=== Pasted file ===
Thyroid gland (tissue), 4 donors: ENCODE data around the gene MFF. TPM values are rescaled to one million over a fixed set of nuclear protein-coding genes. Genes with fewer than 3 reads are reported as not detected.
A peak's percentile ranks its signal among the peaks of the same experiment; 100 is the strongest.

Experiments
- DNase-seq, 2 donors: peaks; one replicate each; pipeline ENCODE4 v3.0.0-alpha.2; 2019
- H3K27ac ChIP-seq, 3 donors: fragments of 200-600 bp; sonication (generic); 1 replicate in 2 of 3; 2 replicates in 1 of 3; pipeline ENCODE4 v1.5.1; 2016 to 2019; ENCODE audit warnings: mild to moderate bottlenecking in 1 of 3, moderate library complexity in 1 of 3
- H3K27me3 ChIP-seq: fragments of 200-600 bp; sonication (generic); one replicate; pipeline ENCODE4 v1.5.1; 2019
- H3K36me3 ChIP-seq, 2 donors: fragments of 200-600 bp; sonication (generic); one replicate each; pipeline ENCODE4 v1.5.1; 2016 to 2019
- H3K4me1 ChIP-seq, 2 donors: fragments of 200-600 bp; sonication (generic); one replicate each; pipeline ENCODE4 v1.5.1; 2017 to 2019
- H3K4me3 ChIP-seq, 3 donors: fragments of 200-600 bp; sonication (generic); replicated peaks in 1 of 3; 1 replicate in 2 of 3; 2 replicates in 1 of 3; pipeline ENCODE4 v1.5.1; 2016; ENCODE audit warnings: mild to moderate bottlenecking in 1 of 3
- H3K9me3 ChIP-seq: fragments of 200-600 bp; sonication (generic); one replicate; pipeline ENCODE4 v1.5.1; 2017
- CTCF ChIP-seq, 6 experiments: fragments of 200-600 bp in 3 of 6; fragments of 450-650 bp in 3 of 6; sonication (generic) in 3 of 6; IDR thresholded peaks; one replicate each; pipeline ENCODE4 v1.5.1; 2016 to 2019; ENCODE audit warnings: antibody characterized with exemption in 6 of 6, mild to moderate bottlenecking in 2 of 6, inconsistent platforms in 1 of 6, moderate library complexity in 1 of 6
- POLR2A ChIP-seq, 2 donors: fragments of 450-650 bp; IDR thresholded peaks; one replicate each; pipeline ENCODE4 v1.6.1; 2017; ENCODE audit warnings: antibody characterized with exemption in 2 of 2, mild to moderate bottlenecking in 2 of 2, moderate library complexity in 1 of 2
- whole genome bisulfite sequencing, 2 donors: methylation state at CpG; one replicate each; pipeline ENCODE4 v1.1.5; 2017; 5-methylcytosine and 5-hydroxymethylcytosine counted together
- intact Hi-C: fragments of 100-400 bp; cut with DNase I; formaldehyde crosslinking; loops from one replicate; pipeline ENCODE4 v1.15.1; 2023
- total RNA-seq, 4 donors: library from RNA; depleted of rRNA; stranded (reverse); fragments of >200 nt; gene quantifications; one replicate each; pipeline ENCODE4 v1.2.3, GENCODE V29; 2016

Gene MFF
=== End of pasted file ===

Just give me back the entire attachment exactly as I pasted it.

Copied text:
Thyroid gland (tissue), 4 donors: ENCODE data around the gene MFF. TPM values are rescaled to one million over a fixed set of nuclear protein-coding genes. Genes with fewer than 3 reads are reported as not detected.
A peak's percentile ranks its signal among the peaks of the same experiment; 100 is the strongest.

Experiments
- DNase-seq, 2 donors: peaks; one replicate each; pipeline ENCODE4 v3.0.0-alpha.2; 2019
- H3K27ac ChIP-seq, 3 donors: fragments of 200-600 bp; sonication (generic); 1 replicate in 2 of 3; 2 replicates in 1 of 3; pipeline ENCODE4 v1.5.1; 2016 to 2019; ENCODE audit warnings: mild to moderate bottlenecking in 1 of 3, moderate library complexity in 1 of 3
- H3K27me3 ChIP-seq: fragments of 200-600 bp; sonication (generic); one replicate; pipeline ENCODE4 v1.5.1; 2019
- H3K36me3 ChIP-seq, 2 donors: fragments of 200-600 bp; sonication (generic); one replicate each; pipeline ENCODE4 v1.5.1; 2016 to 2019
- H3K4me1 ChIP-seq, 2 donors: fragments of 200-600 bp; sonication (generic); one replicate each; pipeline ENCODE4 v1.5.1; 2017 to 2019
- H3K4me3 ChIP-seq, 3 donors: fragments of 200-600 bp; sonication (generic); replicated peaks in 1 of 3; 1 replicate in 2 of 3; 2 replicates in 1 of 3; pipeline ENCODE4 v1.5.1; 2016; ENCODE audit warnings: mild to moderate bottlenecking in 1 of 3
- H3K9me3 ChIP-seq: fragments of 200-600 bp; sonication (generic); one replicate; pipeline ENCODE4 v1.5.1; 2017
- CTCF ChIP-seq, 6 experiments: fragments of 200-600 bp in 3 of 6; fragments of 450-650 bp in 3 of 6; sonication (generic) in 3 of 6; IDR thresholded peaks; one replicate each; pipeline ENCODE4 v1.5.1; 2016 to 2019; ENCODE audit warnings: antibody characterized with exemption in 6 of 6, mild to moderate bottlenecking in 2 of 6, inconsistent platforms in 1 of 6, moderate library complexity in 1 of 6
- POLR2A ChIP-seq, 2 donors: fragments of 450-650 bp; IDR thresholded peaks; one replicate each; pipeline ENCODE4 v1.6.1; 2017; ENCODE audit warnings: antibody characterized with exemption in 2 of 2, mild to moderate bottlenecking in 2 of 2, moderate library complexity in 1 of 2
- whole genome bisulfite sequencing, 2 donors: methylation state at CpG; one replicate each; pipeline ENCODE4 v1.1.5; 2017; 5-methylcytosine and 5-hydroxymethylcytosine counted together
- intact Hi-C: fragments of 100-400 bp; cut with DNase I; formaldehyde crosslinking; loops from one replicate; pipeline ENCODE4 v1.15.1; 2023
- total RNA-seq, 4 donors: library from RNA; depleted of rRNA; stranded (reverse); fragments of >200 nt; gene quantifications; one replicate each; pipeline ENCODE4 v1.2.3, GENCODE V29; 2016

Gene MFF